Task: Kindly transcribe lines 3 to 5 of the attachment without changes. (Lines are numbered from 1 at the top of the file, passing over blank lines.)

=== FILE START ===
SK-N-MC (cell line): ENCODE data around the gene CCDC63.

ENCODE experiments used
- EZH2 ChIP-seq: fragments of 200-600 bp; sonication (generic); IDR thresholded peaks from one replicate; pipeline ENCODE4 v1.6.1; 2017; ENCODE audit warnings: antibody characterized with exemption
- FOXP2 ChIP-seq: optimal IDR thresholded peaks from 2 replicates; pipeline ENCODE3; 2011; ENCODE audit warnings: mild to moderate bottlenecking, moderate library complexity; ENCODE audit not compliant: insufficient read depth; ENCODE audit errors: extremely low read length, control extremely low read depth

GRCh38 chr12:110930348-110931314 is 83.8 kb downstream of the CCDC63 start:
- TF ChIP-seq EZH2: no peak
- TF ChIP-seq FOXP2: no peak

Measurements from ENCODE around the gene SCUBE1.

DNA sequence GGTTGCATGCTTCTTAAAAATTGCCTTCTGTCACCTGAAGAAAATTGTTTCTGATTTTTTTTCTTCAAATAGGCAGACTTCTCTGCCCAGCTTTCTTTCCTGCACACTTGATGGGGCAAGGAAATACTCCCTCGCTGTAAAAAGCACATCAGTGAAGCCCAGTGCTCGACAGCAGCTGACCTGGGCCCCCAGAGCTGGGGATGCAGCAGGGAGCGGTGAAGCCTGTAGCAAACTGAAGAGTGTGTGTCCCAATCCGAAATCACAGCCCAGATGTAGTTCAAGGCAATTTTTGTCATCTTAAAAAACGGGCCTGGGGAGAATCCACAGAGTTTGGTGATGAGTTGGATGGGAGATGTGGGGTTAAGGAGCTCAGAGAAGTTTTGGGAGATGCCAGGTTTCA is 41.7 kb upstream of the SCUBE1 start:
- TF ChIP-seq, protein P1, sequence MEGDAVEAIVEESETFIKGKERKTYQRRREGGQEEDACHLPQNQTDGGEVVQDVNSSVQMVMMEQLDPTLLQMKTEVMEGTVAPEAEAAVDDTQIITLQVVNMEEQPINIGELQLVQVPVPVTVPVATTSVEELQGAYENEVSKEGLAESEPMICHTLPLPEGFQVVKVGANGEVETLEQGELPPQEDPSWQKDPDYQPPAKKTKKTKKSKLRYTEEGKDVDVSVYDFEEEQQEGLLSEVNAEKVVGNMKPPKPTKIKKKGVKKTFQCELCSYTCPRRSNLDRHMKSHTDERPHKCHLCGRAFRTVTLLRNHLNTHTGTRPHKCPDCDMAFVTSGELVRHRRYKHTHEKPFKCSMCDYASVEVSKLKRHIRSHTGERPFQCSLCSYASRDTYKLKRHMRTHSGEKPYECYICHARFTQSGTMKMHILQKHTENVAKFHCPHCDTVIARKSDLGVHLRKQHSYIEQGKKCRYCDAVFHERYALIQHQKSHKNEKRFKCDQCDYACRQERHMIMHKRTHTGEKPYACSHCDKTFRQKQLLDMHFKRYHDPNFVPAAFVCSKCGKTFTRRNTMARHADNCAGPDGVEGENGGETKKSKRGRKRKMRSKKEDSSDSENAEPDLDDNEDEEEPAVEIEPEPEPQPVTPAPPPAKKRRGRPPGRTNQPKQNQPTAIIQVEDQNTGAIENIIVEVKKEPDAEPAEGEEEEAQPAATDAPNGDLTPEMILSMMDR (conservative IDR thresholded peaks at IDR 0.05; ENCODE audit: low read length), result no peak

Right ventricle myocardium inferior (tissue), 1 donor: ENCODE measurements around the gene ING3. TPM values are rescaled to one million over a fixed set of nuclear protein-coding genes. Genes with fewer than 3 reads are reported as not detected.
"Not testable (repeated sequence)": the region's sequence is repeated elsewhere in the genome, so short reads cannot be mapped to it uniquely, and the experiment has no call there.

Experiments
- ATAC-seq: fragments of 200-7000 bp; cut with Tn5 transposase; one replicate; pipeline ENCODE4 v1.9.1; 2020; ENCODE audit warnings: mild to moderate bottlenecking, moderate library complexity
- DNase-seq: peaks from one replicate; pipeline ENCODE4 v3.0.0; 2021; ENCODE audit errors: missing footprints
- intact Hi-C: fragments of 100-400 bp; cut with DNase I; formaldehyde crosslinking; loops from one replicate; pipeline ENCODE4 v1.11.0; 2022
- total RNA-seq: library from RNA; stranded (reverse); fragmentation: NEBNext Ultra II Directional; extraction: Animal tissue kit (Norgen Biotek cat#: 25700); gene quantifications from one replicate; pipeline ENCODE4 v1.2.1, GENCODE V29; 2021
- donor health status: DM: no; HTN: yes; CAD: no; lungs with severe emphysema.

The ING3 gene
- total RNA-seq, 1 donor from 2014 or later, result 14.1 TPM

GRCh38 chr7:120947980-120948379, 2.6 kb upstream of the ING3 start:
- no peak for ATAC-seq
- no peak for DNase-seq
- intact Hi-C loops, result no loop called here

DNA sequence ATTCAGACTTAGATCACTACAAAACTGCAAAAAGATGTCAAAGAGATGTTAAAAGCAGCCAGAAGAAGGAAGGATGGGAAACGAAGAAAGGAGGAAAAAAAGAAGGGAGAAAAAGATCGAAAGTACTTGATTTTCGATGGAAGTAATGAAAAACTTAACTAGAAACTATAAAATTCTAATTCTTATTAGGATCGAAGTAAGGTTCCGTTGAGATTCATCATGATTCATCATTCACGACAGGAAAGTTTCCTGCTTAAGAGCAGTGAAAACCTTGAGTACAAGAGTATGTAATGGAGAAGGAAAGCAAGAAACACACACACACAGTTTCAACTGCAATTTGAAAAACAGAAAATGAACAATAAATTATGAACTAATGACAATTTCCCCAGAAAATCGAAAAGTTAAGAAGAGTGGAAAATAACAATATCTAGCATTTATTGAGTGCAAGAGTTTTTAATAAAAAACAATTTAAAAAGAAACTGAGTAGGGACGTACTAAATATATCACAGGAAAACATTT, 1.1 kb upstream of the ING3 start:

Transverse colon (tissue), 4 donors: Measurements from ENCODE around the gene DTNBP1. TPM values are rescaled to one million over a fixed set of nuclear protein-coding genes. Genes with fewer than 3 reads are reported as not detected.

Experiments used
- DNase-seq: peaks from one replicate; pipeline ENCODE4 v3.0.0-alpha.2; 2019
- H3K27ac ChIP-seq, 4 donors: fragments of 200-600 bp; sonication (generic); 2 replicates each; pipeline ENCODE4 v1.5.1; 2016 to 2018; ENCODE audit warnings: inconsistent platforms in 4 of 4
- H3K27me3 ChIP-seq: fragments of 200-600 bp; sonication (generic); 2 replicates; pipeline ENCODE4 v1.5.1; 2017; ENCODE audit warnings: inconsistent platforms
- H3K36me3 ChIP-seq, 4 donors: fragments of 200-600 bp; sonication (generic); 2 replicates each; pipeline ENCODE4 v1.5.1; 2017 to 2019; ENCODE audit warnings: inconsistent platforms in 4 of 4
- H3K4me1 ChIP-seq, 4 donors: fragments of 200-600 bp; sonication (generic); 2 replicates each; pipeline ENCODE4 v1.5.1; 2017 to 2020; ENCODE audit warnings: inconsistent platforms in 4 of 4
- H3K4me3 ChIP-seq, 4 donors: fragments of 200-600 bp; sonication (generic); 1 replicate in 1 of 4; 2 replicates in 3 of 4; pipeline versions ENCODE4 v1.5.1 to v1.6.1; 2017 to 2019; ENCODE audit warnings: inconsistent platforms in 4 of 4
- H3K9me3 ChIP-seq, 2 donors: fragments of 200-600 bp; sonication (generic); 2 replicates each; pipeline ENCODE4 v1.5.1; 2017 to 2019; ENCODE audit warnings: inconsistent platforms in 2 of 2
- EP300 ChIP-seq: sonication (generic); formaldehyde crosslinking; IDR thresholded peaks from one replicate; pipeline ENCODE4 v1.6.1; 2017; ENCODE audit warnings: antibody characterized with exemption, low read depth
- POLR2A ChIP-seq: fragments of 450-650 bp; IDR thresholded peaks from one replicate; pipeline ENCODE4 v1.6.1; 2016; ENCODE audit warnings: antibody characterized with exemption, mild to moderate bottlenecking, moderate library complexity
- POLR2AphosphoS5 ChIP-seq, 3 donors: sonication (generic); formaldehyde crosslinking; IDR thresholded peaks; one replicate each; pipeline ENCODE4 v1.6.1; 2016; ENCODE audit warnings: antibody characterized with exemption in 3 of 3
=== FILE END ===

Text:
- EZH2 ChIP-seq: fragments of 200-600 bp; sonication (generic); IDR thresholded peaks from one replicate; pipeline ENCODE4 v1.6.1; 2017; ENCODE audit warnings: antibody characterized with exemption
- FOXP2 ChIP-seq: optimal IDR thresholded peaks from 2 replicates; pipeline ENCODE3; 2011; ENCODE audit warnings: mild to moderate bottlenecking, moderate library complexity; ENCODE audit not compliant: insufficient read depth; ENCODE audit errors: extremely low read length, control extremely low read depth

GRCh38 chr12:110930348-110931314 is 83.8 kb downstream of the CCDC63 start: